Our hands-on session with Media Molecule's impossibly ambitious new project only barely scratched the surface of what it's capable of.
Dreams, the mysterious new project from LittleBigPlanet creators Media Molecule, has been the subject of much speculation and head-scratching since it made its nebulous, untitled first appearance at the PS4 reveal event way back in 2013. What the heck is this thing? Is it a game? Is it a creative tool? How flexible is it, really? How do you play it? What the heck is this thing?
We play Dreams with creative director Mark Healey
After an all-too-brief 45-minute demo with creative director Mark Healey, I finally understand. The answer: Dreams is a fully featured game creation engine that anybody with a PS4 and a copy of the game will be able to dive straight into, no game dev experience required.
I say all-too-brief, because it turns out 45 minutes just isn’t enough time to really even scratch the surface of what Media Molecule’s ambitious, incredible new experience is capable of.
Often, when something is said to be “accessible,” that can mean “limited in some way.” What Media Molecule has done here is truly impressive — just about every aspect of game creation is included in the creative toolkit at the core of Dreams, and rather than saying “Oh, it’s just a more limited version of game engines that are on the market today,” what they’ve done is approach the creative process from a different perspective altogether.
In Dreams, navigating your canvas (which is really just a huge open space) is a breeze. Thanks to the motion sensors inside DualShock 4, I used the controller as a sort of laser pointer, moving my Imp (the customizable fuzzy little critters who act as your cursor) around the screen to grab objects with the R2 trigger. Holding R1 anchors your viewpoint to an object, letting you then move your controller to swing your viewpoint around whatever you’re latched onto. Hold L1 (nicknamed the “shift key” by Healey) and move an item to duplicate it, rotate your controller to rotate the object, or change its size using the D-pad. It’s all very intuitive.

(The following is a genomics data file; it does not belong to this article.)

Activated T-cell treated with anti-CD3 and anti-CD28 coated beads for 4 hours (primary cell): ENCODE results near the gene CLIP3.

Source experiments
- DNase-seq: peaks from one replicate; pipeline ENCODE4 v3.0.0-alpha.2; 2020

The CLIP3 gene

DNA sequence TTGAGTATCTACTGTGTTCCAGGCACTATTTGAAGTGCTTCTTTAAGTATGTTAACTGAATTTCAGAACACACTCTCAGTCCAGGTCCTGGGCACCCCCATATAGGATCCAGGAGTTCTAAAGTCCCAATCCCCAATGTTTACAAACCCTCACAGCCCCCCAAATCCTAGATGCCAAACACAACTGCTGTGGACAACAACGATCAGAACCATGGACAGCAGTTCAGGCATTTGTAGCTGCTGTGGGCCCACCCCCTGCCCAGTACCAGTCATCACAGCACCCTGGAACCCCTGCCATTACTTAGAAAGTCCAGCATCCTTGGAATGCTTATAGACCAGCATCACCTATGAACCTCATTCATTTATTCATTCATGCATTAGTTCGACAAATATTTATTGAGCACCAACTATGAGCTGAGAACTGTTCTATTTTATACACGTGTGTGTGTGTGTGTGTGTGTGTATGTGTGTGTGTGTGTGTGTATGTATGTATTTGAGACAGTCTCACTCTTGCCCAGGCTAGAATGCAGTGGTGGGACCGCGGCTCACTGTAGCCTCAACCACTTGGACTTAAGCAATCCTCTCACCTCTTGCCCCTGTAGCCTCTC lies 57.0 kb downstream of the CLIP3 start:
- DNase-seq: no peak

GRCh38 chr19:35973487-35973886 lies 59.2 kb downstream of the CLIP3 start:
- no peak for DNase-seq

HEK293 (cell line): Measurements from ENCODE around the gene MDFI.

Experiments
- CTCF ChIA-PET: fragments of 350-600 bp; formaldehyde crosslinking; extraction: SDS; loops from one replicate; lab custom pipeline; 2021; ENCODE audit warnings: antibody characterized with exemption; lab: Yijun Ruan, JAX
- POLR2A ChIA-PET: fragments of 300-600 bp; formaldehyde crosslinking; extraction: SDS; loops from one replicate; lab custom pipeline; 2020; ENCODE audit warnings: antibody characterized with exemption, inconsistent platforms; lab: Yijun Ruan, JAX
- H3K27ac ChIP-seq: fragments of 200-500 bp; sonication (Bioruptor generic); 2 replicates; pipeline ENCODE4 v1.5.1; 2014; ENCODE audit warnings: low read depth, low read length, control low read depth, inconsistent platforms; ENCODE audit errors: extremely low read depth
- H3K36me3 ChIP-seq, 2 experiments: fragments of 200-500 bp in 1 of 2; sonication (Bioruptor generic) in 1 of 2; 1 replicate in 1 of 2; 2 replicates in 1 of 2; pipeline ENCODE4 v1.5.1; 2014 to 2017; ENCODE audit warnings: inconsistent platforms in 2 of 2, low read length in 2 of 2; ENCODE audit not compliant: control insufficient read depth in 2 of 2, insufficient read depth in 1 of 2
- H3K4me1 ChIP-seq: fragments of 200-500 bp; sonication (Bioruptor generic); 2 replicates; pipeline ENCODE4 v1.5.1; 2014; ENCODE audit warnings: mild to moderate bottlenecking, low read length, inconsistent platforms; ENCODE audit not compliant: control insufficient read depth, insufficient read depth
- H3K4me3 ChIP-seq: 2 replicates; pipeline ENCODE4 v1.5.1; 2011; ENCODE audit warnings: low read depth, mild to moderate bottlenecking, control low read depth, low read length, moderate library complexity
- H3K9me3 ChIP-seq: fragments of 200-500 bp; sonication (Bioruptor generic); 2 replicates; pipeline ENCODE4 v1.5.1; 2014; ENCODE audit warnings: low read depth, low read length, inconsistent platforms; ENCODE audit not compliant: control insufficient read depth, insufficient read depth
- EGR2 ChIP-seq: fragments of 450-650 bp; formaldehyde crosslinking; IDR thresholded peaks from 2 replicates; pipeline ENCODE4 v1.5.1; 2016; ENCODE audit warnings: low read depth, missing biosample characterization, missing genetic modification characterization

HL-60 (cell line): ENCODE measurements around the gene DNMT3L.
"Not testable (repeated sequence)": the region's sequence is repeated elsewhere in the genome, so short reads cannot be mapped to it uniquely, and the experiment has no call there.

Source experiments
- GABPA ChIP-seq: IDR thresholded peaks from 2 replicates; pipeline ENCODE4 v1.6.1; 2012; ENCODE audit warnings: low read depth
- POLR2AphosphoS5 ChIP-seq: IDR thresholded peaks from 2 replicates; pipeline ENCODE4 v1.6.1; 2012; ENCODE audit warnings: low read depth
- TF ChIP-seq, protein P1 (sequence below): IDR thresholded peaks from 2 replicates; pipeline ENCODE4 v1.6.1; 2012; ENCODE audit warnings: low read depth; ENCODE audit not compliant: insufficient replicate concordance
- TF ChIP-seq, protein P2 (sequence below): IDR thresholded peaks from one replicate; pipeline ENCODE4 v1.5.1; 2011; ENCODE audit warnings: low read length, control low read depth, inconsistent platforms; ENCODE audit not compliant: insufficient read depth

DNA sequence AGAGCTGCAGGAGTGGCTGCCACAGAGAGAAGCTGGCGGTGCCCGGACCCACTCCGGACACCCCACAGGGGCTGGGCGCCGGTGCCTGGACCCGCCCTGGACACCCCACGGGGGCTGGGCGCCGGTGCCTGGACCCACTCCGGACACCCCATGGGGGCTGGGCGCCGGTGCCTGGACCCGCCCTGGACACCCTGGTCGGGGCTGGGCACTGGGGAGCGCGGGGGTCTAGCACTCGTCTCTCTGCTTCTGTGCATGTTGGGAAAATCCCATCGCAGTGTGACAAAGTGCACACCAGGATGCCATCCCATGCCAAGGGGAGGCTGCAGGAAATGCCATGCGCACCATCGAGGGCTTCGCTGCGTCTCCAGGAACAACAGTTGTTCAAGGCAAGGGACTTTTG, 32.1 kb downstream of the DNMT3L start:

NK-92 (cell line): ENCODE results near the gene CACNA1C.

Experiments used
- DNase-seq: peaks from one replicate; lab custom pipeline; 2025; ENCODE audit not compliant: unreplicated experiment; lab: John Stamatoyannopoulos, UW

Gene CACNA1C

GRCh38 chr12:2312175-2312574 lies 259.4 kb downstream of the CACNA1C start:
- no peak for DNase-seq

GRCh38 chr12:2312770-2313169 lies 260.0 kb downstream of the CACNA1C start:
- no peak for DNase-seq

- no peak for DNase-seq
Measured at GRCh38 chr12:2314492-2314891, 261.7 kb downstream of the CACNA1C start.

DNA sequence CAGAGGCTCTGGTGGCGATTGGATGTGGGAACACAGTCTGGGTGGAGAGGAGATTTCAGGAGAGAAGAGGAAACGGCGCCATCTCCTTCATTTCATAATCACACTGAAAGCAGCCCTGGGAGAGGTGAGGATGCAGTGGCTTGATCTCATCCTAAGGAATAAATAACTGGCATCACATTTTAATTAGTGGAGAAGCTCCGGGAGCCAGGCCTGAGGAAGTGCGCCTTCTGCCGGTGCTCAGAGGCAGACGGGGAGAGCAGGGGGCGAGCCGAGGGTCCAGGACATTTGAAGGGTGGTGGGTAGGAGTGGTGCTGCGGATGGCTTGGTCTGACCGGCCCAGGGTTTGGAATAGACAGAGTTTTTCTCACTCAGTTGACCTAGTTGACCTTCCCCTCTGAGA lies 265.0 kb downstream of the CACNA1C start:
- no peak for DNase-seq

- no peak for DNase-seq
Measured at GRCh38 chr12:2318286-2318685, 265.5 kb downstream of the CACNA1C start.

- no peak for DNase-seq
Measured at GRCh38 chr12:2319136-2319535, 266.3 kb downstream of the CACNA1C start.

Dreams supports PlayStation VR as well, so existing or aspiring creators can work inside a truly three-dimensional canvas. We haven’t seen that in person yet, but it boasts enormous promise.
Media Molecule has always been a studio whose goal is to empower creators, and Dreams fulfills that idea in a way nothing before it has ever even attempted. “That was always the plan,” explains studio director Siobhan Reddy when asked about Dreams’ full-fledged story campaign — which Media Molecule built completely within the game itself, using the exact same tools players will have access to when Dreams ships. “In order to make a games-making tool, you need to make a game.”
Listen to our interview with Media Molecule’s studio director, Siobhan Reddy
One of the many “whoa, this game can do that?” moments during my time with Dreams was seeing just how much work has gone into its music creation suite. The options available here are truly staggering: musicians of any experience level (including zero) can choose from a library of instruments and record a performance in a live environment, then blow it out into a full timeline view that will be familiar to anyone who’s ever used a music creation application. Not content with the musical tools other Dreamers have created and made available? Make your own by recording any sound with PlayStation Camera’s built-in microphone, or import sounds via an upcoming web app, then apply any number of effects or filters to create your own custom instrument.
We knew Media Molecule was swinging for the fences with Dreams, but it wasn’t until I sat down to see it in person that I truly realized what they’ve achieved here. They’ve created an honest-to-goodness game development engine that anybody with a PS4 can dive into. One where every aspect of game creation comes together seamlessly in a single creative palette — no backing out to the main menu to go into music mode or anything like that; it’s all right there with a tap of the Square button.
If you’re more of a player than a creator, there will be plenty here for you, too. In addition to the full campaign mentioned earlier, players can also go “Dream Surfing,” which queues up a playlist of experiences from creators all over the world for you to play in sequence (think about how streaming video services can auto-play new episodes and videos without you having to seek them out).
“We’re really just expanding the team,” Healey noted when discussing the eventual release of Dreams. Media Molecule has already created a bevy of wildly imaginative experiences within the game, but once the world at large gets their hands on this thing, we’ll see what it’s really capable of.
No word on a release date just yet, but Mm has confirmed there will be a beta for Dreams happening later this year. Stay tuned for more updates as we’re ready to share them. In the meantime, feel free to start sketching out your debut game ideas.